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Aperture announces Color Rush: American Color Photography from Stieglitz to Sherman
From magazine pages to galleries, advertisements to photojournalism, Color Rush charts the history of color photography in the U.S. from the time the technology appeared in the marketplace to the moment it no longer was an unusual choice for artists.
COLOR RUSH: AMERICAN COLOR PHOTOGRAPHY FROM STIEGLITZ TO SHERMAN
By Katherine Bussard and Lisa Hostetler
New York—Today color photography is so ubiquitous that it’s hard to believe there was a time when this was not the case. Color Rush: American Color Photography from Stieglitz to Sherman explores the developments that led us to this point, looking at the way color photographs circulated and appeared at the time of their making. From magazine pages to gallery walls, from advertisements to photojournalism, Color Rush charts the history of color photography in the United States from the time the technology appeared in the marketplace to the moment when it no longer seemed an unusual choice for artists.
The book begins with the 1907 unveiling of autochrome, the first commercially available color process, and continues up through the 1981 landmark survey exhibition and book, The New Color Photography, which hailed the widespread acceptance of color photography in contemporary art. In the intervening years, color photography captured the popular imagination through its visibility in magazines like Life and Vogue, as well as through its accessibility in the marketplace thanks to companies like Kodak.
Often in photo histories color is presented as having arrived fully formed in the 1970s; this book reveals a deeper story and uncovers connections in both artistic and commercial practices. A comprehensive chronology and examples of significant moments and movements mark the increasing visibility of color photography. Color Rush brings together Ansel Adams and William Eggleston, Eliot Porter and Cindy Sherman, Edward Steichen and Stephen Shore, and examines them in a fresh context, paying particular attention to color photography’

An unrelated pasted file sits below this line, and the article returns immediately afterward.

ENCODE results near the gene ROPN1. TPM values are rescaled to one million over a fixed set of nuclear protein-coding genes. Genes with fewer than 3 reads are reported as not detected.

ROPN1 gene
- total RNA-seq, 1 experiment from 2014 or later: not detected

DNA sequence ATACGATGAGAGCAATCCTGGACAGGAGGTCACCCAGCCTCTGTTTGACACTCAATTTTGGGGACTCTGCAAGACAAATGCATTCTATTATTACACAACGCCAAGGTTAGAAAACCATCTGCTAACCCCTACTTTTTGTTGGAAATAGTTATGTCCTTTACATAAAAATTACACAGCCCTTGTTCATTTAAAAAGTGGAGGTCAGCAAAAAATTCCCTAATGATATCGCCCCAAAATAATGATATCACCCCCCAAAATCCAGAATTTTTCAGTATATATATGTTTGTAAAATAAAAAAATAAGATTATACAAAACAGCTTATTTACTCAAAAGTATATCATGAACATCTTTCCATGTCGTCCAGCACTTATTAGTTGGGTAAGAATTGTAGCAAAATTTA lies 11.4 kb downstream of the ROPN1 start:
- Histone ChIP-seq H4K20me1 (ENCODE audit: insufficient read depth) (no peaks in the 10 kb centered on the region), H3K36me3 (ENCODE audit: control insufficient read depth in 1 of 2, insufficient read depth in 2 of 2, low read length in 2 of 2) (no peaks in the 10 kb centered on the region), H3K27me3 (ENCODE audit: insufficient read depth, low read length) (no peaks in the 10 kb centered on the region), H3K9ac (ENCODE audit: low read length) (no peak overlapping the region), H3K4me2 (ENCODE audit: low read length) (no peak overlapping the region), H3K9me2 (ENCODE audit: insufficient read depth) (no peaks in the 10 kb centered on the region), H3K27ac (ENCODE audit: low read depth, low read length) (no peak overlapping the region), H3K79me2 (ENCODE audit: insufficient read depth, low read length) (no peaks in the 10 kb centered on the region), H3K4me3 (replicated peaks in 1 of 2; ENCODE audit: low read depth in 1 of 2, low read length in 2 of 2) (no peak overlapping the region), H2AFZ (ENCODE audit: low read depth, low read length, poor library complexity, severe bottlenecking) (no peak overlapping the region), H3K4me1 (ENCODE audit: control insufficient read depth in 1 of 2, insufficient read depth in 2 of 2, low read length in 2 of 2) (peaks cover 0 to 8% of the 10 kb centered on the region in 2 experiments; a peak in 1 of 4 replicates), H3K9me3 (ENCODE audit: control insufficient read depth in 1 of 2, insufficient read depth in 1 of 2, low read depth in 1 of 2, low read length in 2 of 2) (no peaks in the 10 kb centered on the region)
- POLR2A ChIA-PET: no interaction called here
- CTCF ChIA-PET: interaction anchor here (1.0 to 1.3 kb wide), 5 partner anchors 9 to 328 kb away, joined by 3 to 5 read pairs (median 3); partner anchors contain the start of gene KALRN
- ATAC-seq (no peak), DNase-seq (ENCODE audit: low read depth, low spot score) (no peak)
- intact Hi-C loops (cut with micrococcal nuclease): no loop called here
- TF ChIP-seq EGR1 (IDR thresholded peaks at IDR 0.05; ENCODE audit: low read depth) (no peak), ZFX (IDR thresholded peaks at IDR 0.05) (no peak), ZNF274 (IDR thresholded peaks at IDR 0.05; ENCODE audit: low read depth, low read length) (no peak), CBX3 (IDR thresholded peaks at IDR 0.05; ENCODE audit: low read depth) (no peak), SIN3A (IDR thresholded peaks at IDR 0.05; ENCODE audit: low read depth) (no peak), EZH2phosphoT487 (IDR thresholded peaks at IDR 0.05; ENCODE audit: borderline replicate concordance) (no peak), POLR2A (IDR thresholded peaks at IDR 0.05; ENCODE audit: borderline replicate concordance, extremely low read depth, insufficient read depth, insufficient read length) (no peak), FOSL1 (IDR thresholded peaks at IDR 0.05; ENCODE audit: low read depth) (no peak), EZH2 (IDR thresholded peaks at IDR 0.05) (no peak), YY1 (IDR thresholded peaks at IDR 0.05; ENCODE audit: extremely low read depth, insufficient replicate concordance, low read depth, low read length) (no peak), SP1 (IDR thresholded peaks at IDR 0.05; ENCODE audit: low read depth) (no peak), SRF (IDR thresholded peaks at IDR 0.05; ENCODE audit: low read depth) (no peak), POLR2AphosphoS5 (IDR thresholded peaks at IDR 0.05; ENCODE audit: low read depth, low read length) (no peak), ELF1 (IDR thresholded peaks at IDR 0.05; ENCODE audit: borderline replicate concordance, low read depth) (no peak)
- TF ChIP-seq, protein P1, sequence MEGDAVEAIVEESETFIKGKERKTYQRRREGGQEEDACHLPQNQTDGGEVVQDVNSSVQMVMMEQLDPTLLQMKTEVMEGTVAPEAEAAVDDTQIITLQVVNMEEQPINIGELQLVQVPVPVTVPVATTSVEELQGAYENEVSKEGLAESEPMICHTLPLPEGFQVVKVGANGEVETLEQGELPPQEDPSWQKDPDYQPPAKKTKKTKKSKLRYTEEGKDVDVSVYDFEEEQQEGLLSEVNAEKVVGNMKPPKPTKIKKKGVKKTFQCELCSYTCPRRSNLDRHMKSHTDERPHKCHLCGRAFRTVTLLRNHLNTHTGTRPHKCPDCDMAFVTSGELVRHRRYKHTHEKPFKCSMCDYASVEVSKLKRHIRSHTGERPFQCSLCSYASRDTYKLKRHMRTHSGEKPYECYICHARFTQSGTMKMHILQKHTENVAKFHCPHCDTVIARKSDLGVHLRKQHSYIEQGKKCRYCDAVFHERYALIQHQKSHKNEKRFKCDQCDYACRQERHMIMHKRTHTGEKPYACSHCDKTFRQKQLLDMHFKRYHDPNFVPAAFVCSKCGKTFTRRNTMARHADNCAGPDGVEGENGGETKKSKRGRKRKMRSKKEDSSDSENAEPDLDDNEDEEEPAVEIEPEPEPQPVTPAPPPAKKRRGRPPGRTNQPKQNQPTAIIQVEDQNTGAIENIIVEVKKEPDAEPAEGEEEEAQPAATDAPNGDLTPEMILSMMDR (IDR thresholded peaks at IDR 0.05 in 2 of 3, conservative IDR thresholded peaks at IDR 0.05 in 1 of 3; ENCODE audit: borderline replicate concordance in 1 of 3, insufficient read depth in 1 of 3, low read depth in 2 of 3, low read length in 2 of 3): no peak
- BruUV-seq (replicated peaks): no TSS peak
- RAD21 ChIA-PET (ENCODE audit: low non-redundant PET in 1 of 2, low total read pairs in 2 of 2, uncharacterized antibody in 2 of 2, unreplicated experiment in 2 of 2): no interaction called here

Katherine A. Bussard is associate curator of photography at the Art Institute of Chicago. Her major exhibitions include So the Story Goes: Photographs by Tina Barney, Philip-Lorca diCorcia, Nan Goldin, Sally Mann, and Larry Sultan, for which she wrote the accompanying catalog. She has organized an ongoing series dedicated to emerging photographers, as well as exhibitions such as Film and Photo in New York and When Color Was New.
Lisa Hostetler is the McEvoy Family Curator of Photography at the Smithsonian American Art Museum, Washington, D.C. Previously, she served as curator of photographs at the Milwaukee Art Museum, where she organized a number of exhibitions, including Taryn Simon: Photographs and Texts and Street Seen: The Psychological Gesture in American Photography, 1940–1959, for which she wrote the accompanying catalog.
9 1⁄2 x 11 1⁄2 in. (24.1 x 29.2 cm)
288 pages, approx. 200 four-color images Hardcover with jacket
March 2013, Rights: World
Exhibition on View:
Color Rush: Seventy-Five Years of Color Photography in America
February 22–May 19, 2013 Milwaukee Art Museum